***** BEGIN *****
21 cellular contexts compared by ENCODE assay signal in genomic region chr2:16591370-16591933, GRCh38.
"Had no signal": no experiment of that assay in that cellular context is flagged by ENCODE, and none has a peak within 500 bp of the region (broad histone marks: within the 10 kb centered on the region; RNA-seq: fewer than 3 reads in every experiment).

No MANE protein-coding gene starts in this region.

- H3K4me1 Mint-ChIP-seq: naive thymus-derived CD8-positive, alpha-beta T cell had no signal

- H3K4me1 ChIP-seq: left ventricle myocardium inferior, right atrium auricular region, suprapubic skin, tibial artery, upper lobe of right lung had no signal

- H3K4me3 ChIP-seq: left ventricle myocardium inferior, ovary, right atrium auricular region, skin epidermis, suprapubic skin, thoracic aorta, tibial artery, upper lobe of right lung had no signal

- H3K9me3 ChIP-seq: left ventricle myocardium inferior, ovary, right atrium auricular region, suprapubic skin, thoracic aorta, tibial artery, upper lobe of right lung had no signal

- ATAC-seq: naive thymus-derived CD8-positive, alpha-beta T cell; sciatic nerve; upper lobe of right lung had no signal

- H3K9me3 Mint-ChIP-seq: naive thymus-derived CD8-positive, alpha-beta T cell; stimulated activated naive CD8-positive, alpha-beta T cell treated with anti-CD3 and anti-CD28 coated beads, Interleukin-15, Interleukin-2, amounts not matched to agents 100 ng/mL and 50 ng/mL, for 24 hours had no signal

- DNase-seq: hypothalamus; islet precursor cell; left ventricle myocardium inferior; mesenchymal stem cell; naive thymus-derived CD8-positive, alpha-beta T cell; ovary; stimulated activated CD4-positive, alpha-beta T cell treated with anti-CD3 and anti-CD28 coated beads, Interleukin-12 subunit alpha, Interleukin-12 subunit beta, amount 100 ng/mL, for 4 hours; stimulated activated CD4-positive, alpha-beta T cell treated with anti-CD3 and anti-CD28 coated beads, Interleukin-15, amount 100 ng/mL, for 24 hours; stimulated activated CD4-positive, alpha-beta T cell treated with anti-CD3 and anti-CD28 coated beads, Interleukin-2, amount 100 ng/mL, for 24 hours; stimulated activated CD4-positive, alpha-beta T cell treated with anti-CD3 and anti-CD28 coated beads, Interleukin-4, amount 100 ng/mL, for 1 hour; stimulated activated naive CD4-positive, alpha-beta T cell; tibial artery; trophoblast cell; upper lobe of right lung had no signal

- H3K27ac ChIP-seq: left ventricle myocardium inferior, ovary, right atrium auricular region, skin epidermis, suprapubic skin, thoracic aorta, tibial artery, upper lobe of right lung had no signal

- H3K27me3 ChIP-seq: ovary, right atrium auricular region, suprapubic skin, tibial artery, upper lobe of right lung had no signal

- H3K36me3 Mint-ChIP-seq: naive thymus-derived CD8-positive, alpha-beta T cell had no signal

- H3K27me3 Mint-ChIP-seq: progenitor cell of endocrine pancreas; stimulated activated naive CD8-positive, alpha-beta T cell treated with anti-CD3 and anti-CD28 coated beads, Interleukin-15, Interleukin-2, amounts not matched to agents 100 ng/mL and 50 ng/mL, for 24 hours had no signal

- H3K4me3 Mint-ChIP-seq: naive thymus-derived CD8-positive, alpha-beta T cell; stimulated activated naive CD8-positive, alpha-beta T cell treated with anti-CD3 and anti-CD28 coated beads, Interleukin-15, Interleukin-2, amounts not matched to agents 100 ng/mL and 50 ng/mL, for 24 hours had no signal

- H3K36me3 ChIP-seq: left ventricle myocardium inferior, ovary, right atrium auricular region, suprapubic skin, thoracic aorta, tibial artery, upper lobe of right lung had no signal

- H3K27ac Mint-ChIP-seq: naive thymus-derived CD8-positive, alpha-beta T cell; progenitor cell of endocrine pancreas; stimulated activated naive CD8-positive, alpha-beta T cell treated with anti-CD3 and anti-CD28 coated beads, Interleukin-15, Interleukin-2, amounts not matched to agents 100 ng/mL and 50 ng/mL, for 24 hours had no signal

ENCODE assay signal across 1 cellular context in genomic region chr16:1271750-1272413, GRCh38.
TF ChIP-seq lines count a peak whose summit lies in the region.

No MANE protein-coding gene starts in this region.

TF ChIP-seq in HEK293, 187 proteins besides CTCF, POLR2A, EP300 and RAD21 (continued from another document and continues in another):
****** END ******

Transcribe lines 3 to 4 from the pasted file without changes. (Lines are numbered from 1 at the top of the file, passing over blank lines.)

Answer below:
No MANE protein-coding gene starts in this region.

- H3K4me1 Mint-ChIP-seq: naive thymus-derived CD8-positive, alpha-beta T cell had no signal